‘Mahatma Gandhi stabbed inner-party democracy’

Jaithirth Rao in The Indian Express has a fine piece on the contrast between the subcontinent—19-year-old Bilawal Zardari Bhutto being asked to assume his mother’s mantle—and two individuals without any inheritance (financial or otherwise), without any aristocratic connections—Barack Obama and Mike Huckabee—emerging as front-runners for the leadership of two of the oldest political parties in the oldest continuous constitutional republic in the world.

The obvious question is why does it happen there and not here. Because, says Rao, the ownership of democracy in the United States has been transferred from the party bosses and fixers to the people. This prevents the “unrepresentative elite” from gaining control of parties which curtails the choices of voters. Here, on the other hand, that has become the norm, and it is that we need to change:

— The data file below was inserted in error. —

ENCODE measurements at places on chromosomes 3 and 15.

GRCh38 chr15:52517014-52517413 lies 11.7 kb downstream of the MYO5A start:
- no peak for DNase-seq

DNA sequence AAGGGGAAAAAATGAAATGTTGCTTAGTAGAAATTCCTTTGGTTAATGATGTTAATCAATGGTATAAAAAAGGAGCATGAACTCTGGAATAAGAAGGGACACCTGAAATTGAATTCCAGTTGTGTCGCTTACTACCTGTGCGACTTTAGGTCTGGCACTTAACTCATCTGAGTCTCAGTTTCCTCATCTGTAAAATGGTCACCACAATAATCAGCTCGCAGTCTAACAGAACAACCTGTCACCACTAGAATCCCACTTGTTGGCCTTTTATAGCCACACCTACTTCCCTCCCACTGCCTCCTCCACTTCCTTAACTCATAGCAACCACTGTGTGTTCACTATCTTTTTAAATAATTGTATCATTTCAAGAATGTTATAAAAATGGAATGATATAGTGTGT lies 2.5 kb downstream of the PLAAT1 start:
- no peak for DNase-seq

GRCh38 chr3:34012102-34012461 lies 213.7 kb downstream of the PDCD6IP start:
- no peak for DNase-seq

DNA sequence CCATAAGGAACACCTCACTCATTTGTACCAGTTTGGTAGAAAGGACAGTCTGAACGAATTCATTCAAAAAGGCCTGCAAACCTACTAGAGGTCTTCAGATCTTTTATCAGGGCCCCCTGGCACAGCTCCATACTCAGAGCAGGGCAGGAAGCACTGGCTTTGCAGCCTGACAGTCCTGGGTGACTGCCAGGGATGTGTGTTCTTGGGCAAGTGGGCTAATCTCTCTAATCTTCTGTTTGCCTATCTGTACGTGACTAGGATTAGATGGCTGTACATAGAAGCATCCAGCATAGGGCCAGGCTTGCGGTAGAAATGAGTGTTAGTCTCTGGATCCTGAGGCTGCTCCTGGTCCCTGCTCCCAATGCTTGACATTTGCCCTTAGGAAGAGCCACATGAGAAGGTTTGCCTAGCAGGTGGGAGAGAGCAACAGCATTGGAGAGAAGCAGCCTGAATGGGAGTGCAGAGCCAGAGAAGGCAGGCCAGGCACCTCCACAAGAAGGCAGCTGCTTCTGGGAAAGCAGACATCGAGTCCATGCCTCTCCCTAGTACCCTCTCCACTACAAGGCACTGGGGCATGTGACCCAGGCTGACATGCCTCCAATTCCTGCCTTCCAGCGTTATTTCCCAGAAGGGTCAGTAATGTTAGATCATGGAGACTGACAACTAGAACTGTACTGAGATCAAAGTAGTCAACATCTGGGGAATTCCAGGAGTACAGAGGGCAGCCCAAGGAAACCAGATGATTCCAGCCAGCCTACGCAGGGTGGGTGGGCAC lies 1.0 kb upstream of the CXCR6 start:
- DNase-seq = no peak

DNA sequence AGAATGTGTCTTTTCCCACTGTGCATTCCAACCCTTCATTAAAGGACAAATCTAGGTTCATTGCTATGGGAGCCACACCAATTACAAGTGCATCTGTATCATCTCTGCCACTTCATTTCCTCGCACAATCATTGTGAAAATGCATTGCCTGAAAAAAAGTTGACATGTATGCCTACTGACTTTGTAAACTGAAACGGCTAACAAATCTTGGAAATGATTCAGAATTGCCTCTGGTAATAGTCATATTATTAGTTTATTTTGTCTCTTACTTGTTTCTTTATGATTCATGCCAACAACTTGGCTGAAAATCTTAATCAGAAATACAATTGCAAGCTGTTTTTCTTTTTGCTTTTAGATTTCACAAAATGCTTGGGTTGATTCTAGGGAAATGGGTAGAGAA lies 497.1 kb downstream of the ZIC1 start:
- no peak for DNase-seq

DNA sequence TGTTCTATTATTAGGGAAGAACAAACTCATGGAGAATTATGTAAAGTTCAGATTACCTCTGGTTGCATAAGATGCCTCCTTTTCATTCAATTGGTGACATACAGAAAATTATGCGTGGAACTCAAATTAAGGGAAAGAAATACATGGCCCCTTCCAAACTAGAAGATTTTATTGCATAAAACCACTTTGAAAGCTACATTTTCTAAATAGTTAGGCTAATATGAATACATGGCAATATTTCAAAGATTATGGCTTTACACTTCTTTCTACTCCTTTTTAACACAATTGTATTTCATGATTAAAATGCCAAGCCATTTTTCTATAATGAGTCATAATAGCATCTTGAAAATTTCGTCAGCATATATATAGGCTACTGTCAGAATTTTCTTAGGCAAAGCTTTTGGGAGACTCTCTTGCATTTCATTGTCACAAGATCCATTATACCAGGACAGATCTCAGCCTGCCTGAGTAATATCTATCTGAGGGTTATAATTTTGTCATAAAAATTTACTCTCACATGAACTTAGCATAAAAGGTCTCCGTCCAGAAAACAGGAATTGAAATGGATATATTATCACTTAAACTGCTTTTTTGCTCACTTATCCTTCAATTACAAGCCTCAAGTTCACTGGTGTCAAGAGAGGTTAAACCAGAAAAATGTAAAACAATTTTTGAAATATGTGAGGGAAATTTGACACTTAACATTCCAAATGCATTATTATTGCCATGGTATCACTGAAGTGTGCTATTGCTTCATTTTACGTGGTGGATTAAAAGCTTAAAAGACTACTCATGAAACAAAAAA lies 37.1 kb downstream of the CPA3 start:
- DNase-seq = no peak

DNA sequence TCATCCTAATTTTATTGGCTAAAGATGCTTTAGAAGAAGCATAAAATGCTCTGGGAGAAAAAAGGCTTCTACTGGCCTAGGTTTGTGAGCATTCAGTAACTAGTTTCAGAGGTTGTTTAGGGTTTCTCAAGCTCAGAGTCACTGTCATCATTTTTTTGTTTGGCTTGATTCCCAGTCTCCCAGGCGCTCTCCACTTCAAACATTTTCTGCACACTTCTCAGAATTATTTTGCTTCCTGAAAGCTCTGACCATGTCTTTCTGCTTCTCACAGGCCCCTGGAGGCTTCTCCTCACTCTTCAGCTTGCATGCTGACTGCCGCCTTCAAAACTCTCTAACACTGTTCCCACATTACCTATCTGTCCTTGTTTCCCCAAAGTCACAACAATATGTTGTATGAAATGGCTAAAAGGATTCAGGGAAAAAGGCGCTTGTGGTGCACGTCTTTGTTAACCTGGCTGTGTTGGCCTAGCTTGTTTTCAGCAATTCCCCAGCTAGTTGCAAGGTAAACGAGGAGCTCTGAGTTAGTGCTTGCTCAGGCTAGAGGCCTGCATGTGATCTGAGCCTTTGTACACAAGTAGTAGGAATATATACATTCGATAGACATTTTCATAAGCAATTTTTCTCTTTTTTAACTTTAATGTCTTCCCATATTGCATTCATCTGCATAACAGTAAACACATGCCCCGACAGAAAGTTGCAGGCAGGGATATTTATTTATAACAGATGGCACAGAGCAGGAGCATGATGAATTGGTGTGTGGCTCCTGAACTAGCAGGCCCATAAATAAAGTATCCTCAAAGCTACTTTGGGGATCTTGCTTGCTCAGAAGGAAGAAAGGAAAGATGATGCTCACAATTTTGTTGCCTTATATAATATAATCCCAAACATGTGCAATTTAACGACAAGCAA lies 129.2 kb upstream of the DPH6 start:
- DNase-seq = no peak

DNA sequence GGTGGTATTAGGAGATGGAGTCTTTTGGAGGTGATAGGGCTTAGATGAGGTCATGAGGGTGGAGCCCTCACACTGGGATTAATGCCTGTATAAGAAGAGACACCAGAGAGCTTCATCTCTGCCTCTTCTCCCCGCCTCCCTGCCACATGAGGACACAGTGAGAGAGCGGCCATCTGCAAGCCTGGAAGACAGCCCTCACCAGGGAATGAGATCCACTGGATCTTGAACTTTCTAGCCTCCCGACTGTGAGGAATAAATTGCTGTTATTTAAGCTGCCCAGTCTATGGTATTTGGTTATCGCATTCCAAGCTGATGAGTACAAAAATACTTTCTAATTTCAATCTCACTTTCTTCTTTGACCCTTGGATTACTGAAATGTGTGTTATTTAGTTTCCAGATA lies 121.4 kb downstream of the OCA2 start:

“The beginning of the end of inner-party democracy in the Congress must squarely be placed as Mahatma Gandhi’s doing. When Subhash Chandra Bose defeated the Mahatma’s candidate, Dr Pattabhi Sitaramayya, in a fairly fought election for the Tripuri session, Bose was simply “not allowed” to operate and he subsequently resigned. It was clear to all observers that only Gandhi’s nominee could lead the Congress irrespective of the views of the rank and file party members. The Congress party has an unelected body known as the “High Command”, which appoints state leaders and chooses MP/MLA candidates. Other parties now imitate the Congress.”

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